After being acquired by Chimp Corp in September 2011, immediate plans were laid out to perform a technology refresh across the entire IT infrastructure.

2.B.7   Active Directory 2008 R2 Upgrade

The Windows Active Directory Domain was updated to version 2008 R2 in native mode in anticipation of impending upgrades to the Messaging infrastructure. The replacement Domain Controllers were implemented as Virtual Machines hosted in the Enterprise Virtual Server environment running VMWare vSphere 5. This change was completed in March 2012.

2.C. Existing Hardware Configuration

The current hardware used in the messaging platform consists of the following elements:

2.C.1   Servers

Existing server systems comprising the messaging environment include:

    • 12 x HP DL 380 G4 servers at DCA with between 2 – 4 GB of RAM
    • 10 x HP DL 380 G4 servers at DCB with between 2 – 4 GB of RAM

2.C.2   Storage characteristics

Exchange storage used for databases, backups, transaction logs and public folders have been provisioned on:

    • 2 TB of FC/SAN attached storage provisioned for 5 Exchange Storage Groups and 21 Databases and Transaction Logs
    • 2 TB ISCSI/SAN attached storage Archiving

2.D. Network Infrastructure

The Chimp Corp email infrastructure network has two main physical locations at the DCA and DCB datacenter sites. These are currently connected via the Chimp Corp LAN/WAN. The core switches interconnecting all hardware are Cisco 6500 Series Enterprise class switches.

2.E.  Present Software Configuration

Software and licenses presently in use include:

  • Microsoft Windows 2003 Standard
  • Microsoft Windows 2003 Enterprise
  • Microsoft Exchange 2003 Standard
  • Microsoft Exchange 2003 Enterprise
  • Third Party SMTP Appliances
  • A Stub-based third-party Email Archiving Tool

3. Messaging Infrastructure Requirements

The design requirements for the Exchange 2013 messaging environment have been obtained from the project goals and objectives, as listed in the Project Charter for the E13MAIL Project.

The primary objective for the E13MAIL Project is to ensure continued reliability and efficient delivery of messaging services to users and applications connecting to Chimp Corp from a variety of locations. Stated design goals are to increase performance, stability and align the operational capabilities of the messaging environment with Industry Best Practices.

The requirements/objectives for the messaging infrastructure are:

  • Redundant messaging solution deployed across 2 datacenter locations; DCA and DCB.
  • Capable of Audit and Compliance requirements
  • High Availability (99.99%)
  • Monitoring of services and components
  • Accurate configuration management for ongoing support
  • Adherence to Industry Best Practices for optimal support by vendors and service delivery organizations
  • Reliable Disaster-Recoverable backups, with object level recovery options
  • Message Archiving functionality with a maximum retention period of 7 years

4. Design Components

The primary messaging solution is to deploy new Exchange 2013 environment that spans Chimp Corp’s physical data center locations and extends into Microsoft’s Office 365 cloud to take advantage of the latest user productivity and collaboration features of Microsoft Office 2013.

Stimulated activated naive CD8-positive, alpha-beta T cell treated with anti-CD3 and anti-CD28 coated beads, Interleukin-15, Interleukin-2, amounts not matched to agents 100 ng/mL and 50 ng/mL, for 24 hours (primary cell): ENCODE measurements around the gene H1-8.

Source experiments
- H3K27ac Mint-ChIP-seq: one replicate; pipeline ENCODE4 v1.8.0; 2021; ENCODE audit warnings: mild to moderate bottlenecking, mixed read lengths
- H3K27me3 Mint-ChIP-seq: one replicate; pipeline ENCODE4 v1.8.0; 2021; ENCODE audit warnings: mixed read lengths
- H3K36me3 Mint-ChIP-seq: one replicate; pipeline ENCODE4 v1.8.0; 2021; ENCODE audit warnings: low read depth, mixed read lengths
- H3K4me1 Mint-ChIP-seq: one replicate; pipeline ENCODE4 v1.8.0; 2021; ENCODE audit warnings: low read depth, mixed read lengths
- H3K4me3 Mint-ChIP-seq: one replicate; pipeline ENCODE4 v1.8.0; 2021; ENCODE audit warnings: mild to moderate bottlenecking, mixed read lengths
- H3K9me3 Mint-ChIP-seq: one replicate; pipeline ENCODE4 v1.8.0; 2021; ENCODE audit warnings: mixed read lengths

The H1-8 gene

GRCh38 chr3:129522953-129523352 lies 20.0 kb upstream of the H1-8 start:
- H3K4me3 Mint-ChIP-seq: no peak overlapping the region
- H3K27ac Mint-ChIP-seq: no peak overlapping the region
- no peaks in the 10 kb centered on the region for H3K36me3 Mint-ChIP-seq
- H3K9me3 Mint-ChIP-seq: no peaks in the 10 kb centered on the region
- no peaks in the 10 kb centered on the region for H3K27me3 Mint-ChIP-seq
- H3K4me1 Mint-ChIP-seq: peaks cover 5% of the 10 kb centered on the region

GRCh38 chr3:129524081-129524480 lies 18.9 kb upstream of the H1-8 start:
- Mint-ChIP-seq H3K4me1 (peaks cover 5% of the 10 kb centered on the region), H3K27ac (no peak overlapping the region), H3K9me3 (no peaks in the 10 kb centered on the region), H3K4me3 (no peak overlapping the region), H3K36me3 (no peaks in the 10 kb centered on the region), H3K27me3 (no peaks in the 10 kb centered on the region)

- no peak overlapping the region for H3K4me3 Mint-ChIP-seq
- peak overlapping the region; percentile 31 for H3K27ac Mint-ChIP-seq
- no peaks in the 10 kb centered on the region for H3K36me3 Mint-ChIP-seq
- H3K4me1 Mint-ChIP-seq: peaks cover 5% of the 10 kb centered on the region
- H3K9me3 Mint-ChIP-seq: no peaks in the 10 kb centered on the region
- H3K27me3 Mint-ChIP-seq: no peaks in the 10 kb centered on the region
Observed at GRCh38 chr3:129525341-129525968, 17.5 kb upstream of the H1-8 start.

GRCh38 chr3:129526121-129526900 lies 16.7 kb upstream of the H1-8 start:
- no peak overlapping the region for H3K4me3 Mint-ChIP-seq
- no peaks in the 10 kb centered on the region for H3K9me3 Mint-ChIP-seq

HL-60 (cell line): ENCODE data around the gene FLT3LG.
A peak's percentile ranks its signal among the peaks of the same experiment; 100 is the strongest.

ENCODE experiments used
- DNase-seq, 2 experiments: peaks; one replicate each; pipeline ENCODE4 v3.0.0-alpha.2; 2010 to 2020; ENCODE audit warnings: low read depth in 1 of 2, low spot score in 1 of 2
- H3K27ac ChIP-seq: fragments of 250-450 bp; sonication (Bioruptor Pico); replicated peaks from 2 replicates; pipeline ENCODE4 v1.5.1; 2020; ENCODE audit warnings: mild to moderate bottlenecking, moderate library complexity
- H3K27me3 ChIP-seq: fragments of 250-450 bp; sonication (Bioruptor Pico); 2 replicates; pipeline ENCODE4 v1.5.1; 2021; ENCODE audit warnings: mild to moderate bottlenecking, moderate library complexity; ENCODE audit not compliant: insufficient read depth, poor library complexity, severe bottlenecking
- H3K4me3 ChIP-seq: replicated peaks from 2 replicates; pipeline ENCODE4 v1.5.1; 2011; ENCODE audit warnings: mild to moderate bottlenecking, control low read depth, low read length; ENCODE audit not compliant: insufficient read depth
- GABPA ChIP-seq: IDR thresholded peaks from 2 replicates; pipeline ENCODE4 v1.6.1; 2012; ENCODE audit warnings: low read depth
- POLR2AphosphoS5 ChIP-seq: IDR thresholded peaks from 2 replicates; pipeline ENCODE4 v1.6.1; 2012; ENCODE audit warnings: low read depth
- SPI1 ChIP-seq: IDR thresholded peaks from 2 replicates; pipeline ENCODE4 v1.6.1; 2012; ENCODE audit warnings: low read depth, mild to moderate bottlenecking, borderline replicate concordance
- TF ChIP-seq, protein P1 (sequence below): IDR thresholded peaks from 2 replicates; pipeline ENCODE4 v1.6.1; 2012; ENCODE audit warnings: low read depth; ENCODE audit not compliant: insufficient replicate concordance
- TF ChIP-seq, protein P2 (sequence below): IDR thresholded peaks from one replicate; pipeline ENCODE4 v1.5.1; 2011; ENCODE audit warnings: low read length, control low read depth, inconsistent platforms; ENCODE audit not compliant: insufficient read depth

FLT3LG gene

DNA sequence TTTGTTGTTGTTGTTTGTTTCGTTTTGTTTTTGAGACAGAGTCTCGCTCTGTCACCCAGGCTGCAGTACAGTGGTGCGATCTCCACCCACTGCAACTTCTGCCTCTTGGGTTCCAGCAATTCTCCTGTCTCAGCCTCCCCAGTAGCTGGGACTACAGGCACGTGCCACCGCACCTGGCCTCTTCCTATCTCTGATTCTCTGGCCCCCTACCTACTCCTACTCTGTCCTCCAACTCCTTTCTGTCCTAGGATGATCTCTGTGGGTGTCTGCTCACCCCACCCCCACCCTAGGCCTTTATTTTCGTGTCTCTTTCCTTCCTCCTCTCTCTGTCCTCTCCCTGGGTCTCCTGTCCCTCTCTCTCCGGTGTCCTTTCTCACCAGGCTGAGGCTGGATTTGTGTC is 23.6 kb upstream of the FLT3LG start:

The main goals for this solution are:

  • Minimize end-user impact: Minimizing the end-user impact is a key goal for Chimp Corp. Significant effort must be made to ensure that the transition of all e-mail related services are seamless to the end-user.
  • Reliable delivery of services: The messaging environment is a mission critical component of Chimp Corps IT infrastructure and adheres to strict Change Management practices. The solution must be able to integrate with existing Operational and Change processes.
  • Longevity of solution: The new messaging solution must endure beyond the initial implementation as it evolves into a production state. This requires the necessary attention to ensuring that operational knowledge is transferred to IT Services technical teams such that they can maintain uptime requirements.

The individual design components were subjected to a stringent evaluation process that included the following design criteria:

  •     Costs of Ownership
  •     Technological engineering quality
  •     Scalability
  •     Fault Tolerance / Reliability
  •     Industry best practices
  •     Supportability
  •     Ease of administration
  •     Compatibility with existing systems
  •     Reliability
  •     Vendor specifications

4.A. Hardware technology

IT Services researched the server solutions from a number of hardware vendors and made a final decision in favor of HP, Brocade and Cisco vendor equipment.

4.A.1   Server hardware

The server platform used is the eighth generation (G8) HP Blade 400-series server. This is an Intel based server system. The CPUS’s in these systems are standardized to Intel Xeon E5-2640 processors; these are hex-core processors with a 2.5 GHz speed. The servers are equipped with 128 GB of memory to accommodate their specific functions. The blade servers are provisioned in HP Blade C 7000 class enclosures.

4.A.2   Storage hardware

To accommodate the storage requirements two storage arrays are implemented. The primary array is an HP EVA 6400 class Storage Area Network. This array is equipped with 25TB of RAW storage and is used for on-line, active data. The secondary array is an HP P2000 G3 MSA class storage area network. This array is equipped with 15TB of RAW storage and is used for secondary storage like archives, backups etc.